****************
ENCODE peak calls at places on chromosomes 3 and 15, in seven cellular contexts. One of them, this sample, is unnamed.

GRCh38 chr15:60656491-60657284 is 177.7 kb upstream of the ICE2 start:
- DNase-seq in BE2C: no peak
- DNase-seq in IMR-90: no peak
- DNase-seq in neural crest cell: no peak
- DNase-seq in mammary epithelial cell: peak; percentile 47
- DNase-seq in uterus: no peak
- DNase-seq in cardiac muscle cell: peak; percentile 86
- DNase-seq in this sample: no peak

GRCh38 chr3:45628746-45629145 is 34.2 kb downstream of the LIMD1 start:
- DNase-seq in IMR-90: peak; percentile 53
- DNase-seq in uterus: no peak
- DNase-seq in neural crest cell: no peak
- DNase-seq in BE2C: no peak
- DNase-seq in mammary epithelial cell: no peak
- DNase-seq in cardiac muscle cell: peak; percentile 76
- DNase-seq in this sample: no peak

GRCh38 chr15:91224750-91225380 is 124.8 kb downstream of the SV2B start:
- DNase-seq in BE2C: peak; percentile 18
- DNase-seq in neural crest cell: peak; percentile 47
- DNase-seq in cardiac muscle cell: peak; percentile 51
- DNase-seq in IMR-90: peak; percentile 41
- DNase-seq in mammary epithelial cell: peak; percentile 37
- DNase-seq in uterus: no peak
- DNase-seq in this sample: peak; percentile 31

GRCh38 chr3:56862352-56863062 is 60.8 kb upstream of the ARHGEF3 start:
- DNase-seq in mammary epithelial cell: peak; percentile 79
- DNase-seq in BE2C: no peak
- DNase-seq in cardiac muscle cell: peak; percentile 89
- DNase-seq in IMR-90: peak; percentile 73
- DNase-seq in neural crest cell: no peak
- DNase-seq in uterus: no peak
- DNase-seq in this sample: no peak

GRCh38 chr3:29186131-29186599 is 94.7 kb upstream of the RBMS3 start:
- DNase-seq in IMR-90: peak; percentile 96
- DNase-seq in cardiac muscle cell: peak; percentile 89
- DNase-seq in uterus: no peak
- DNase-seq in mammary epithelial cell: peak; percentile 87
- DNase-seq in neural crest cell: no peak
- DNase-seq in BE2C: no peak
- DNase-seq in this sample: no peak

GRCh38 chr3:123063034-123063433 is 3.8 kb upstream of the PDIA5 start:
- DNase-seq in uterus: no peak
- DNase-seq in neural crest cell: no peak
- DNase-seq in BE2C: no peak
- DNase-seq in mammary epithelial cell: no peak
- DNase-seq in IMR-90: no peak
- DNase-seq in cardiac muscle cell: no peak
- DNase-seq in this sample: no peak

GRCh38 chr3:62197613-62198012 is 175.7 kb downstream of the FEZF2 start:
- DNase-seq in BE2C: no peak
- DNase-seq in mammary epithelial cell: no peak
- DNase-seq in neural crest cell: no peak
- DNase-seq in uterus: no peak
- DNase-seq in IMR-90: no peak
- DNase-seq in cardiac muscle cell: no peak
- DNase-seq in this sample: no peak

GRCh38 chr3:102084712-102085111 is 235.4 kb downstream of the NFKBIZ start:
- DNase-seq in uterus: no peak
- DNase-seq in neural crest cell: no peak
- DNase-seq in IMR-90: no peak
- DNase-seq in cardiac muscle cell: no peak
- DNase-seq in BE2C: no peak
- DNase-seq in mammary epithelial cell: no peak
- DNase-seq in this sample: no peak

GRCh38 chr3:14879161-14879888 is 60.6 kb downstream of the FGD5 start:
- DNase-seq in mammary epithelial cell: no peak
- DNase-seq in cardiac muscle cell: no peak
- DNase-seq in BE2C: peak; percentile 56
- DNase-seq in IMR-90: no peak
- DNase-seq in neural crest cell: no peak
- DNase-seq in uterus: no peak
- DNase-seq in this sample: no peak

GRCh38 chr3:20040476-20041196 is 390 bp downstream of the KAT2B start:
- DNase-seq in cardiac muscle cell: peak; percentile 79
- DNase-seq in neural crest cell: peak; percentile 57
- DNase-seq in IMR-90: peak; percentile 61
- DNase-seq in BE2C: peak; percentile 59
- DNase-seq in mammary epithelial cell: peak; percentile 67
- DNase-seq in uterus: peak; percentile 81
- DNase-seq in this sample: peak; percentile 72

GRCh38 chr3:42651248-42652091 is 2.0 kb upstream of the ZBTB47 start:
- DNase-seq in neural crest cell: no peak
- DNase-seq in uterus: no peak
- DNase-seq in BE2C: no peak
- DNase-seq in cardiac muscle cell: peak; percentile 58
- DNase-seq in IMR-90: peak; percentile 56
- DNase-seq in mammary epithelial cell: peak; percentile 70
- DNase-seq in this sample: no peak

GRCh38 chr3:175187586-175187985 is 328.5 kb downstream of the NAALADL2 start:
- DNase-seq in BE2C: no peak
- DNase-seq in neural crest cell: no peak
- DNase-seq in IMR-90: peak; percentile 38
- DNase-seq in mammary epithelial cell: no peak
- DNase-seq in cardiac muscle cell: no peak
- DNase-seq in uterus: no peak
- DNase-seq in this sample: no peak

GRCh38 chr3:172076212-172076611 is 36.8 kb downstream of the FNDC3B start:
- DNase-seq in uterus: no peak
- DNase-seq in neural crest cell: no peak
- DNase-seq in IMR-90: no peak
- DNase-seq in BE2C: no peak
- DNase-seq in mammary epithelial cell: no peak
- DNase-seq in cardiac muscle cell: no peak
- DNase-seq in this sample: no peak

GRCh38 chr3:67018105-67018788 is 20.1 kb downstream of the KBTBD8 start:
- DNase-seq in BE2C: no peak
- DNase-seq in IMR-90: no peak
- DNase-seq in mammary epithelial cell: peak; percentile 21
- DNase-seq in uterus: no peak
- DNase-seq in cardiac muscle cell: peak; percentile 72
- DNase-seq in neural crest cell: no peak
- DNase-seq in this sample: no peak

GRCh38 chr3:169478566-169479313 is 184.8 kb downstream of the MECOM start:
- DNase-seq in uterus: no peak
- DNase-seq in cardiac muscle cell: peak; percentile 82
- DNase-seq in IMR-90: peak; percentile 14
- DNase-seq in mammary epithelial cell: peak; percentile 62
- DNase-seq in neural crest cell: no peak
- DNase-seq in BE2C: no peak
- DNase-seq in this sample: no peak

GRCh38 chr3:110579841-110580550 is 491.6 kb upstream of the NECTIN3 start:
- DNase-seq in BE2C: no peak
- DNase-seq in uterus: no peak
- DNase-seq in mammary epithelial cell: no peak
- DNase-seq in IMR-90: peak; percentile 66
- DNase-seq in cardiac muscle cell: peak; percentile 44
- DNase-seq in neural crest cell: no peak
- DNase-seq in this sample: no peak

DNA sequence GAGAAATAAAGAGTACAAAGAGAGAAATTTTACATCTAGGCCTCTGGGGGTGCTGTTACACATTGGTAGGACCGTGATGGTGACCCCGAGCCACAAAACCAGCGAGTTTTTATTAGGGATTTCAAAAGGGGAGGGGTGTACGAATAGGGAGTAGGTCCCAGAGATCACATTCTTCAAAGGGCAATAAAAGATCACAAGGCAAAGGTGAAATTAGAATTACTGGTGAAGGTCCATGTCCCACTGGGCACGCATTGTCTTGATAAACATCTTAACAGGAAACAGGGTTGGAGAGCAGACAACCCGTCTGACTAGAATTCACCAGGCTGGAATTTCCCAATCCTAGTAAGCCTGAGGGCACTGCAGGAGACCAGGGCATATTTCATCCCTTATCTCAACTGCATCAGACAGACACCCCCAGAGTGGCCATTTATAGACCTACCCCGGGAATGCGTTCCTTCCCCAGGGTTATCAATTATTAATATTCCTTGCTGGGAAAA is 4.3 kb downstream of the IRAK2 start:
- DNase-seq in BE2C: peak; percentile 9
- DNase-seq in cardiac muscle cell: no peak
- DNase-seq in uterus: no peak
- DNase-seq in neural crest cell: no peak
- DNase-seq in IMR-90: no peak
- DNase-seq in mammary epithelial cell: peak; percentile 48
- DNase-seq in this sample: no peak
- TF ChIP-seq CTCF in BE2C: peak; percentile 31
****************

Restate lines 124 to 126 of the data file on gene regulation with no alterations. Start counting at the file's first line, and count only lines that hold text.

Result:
- DNase-seq in uterus: no peak
- DNase-seq in mammary epithelial cell: no peak
- DNase-seq in IMR-90: peak; percentile 66